Without Israeli concessions, Biden's Gaza day-after plan is a no-go

In a nutshell, no Arab state will go in if not invited by a Palestinian Authority in Gaza

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On May 31, US President Joe Biden announced an Israeli ceasefire proposal that he purported to support, and to which he urged both Israeli and Hamas leaders to sign up, in order to bring the war in Gaza to an end. It was clear that political machinations were under way, evidenced by an American president announcing an Israeli initiative, quickly followed by several Israeli politicians expressing opposition to that same initiative.

But there are many crucial questions that still need to be addressed. Mr Biden ended his announcement by talking about what the situation for Gaza would look like after the war. But what options for “day after” scenarios really exist, given the nature of the main power broker on the ground, Israel?

The paradox of Gaza, and the wider question of Palestine, is that the solution to the crisis is rather obvious and clear. Following the establishment of the State of Israel in Mandatory Palestine in 1948, and up until 1967, Gaza, a Palestinian territory, was under the administration of Egypt, while East Jerusalem and the West Bank were under the administration of Jordan.

Precisely 57 years and one week ago, Israel invaded and occupied these territories, along with the Golan Heights (which is Syrian) and the Sinai Peninsula (which is Egyptian and returned to Egyptian sovereignty as a result of the Camp David Accords). The international community – including most US administrations – has been very clear since 1967 about the inadmissibility of the acquisition of this territory by war, and the Palestinians’ right to a state has been recognised by the UN General Assembly since 1974. It follows, then, that the solution most in line with international law and consensus, is to turn over sovereignty of these Palestinian territories to a Palestinian state.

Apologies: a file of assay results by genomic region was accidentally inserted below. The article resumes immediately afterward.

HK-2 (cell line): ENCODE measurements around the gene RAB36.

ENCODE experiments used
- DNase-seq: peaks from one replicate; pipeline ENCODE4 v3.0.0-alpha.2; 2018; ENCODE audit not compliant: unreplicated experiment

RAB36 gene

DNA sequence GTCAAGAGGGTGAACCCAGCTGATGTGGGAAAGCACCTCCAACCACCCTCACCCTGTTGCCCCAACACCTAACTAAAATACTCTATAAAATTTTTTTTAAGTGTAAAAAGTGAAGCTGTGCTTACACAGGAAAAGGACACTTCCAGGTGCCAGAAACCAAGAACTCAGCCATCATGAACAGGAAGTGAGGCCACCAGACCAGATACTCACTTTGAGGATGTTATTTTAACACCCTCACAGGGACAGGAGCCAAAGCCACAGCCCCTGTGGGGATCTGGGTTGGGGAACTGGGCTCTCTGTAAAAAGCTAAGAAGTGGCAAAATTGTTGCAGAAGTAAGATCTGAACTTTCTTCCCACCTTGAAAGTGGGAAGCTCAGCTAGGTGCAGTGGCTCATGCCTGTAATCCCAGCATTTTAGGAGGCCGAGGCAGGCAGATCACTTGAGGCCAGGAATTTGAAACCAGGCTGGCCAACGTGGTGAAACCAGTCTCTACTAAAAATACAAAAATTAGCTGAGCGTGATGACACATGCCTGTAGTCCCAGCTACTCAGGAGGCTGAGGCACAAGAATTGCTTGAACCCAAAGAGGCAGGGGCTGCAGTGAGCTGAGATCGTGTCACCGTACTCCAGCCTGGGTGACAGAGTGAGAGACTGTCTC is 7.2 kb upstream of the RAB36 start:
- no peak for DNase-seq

Unfortunately, there are good reasons to suggest Israel would go for either the 'no man’s land' option, or a mixture of that and a military occupation authority

But of course, the situation is not quite so simple. Israel has refused, since 1967, to end what the UN, the US, the EU, and the near entirety of the international community has termed the occupation of Gaza, let alone its occupation of East Jerusalem (which Israel annexed) and the West Bank. There is no sign that it will change this stance, and there is no indication it will be forced to do so by foreign powers. So, we return to a thornier scenario; how to end Israel’s war on Gaza?

Putting aside the issues of statehood and sovereignty for the time being, there is a need for governance in Gaza on the “day after”. Mr Biden has suggested a multinational peacekeeping force that could help with this, and which might include the involvement of Arab states.

The problem with that option, however, is that Israel has given a set of conditions that make such an option unviable. Indeed, those conditions make very few options viable.